The steamroller that is the proposed Gallery Place sports arena may yet sputter to a halt. But the changes made earlier this week to a report by the D.C. Council’s Committee on Economic Development show a formidable momentum. Many of the committee’s imperatives were downgraded to suggestions after the primary potential tenant, sports mogul Abe Pollin, objected to them.
In the draft version, issued Feb. 2, the committee objected to a charrette (architect-speak for an intensive planning session) planned for Kansas City, Mo., home of sports-arena specialist Ellerbee Beckett, one of three architecture firms sketching plans for the Gallery Place site. “A local urban design and economic development planning charrette must take place in the District (rather than in Kansas City),” the report decreed, “and it must be completed while arena design decisions are still open for discussion.” In a hasty revision approved by the full council Feb. 7, this sentence became: “The Mayor should conduct a local urban design and economic development planning charrette, for the eastern section of Downtown DC, in the District to be completed while arena decisions are still open for discussion.”
Originally, the committee argued that the city’s plan not to assess real estate taxes on retailers located in the arena “provides either an unfair advantage to a retailer, or provides an unearned benefit to Mr. Pollin,” and that “the arena [should] be subject to all applicable District of Columbia taxes, except a portion of real property taxes for the entertainment space within the arena.” Five days later: “The Government’s agreement to forgive all taxes may provide unequal treatment to a retailer and may need to be studied further” and “the issue of treating both for-profit and not-for-profit concert ticket sales should be further explored.”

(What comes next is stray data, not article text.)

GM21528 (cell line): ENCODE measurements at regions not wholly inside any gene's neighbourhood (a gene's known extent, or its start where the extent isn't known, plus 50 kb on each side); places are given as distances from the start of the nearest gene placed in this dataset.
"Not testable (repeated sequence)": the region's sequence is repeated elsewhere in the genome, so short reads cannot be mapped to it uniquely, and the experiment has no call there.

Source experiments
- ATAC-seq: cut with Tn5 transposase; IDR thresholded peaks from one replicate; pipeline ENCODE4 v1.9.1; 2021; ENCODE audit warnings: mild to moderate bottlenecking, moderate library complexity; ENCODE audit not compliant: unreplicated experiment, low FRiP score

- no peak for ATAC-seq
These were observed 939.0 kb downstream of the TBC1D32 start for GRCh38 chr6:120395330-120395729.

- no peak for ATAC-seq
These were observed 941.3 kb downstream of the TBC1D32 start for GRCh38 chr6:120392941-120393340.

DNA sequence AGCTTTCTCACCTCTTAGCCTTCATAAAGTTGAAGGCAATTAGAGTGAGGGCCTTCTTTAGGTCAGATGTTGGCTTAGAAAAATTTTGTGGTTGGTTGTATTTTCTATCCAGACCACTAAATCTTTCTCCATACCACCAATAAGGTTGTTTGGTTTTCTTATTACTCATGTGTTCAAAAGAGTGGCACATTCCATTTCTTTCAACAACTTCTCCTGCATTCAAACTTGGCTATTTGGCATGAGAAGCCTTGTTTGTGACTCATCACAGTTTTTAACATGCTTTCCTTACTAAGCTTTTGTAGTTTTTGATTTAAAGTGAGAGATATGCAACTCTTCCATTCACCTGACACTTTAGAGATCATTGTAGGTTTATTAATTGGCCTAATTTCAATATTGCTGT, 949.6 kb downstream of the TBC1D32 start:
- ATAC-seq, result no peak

The original language also questioned the city’s purchase of additional land for the arena, specifying that “the fixed land lease payment should be raised to reflect the lost tax revenue from the land being purchased by the District and donated to the arena project.” After consideration, the committee decided merely to “suggest that the Mayor review this issue as negotiations continue.” And, where once “The Committee strongly recommends eliminating the plan for direct Metro access into the Arena,” it subsequently recommended “studying the plan for direct Metro access into the Arena.”
There are still plenty of unanswered questions about the arena proposal. Ward 1 Councilmember Frank Smith, for example, wants to guarantee that “the poor people of the District” don’t end up paying the $400,000 to $700,000 in expenses entailed by NCDC, the nonprofit corporation that was to build the facility before Pollin agreed to pick up the tab. Also, it’s unclear that NCDC can legally sign over to Pollin the development rights to the Gallery Place parcel granted by the city’s Redevelopment Land Agency. Mayor Barry wants to break ground for the arena this fall, though, and the swift muffling of the council committee’s concerns suggests that Barry and Pollin hope they’ll soon be too busy pouring concrete to have to answer inconvenient queries.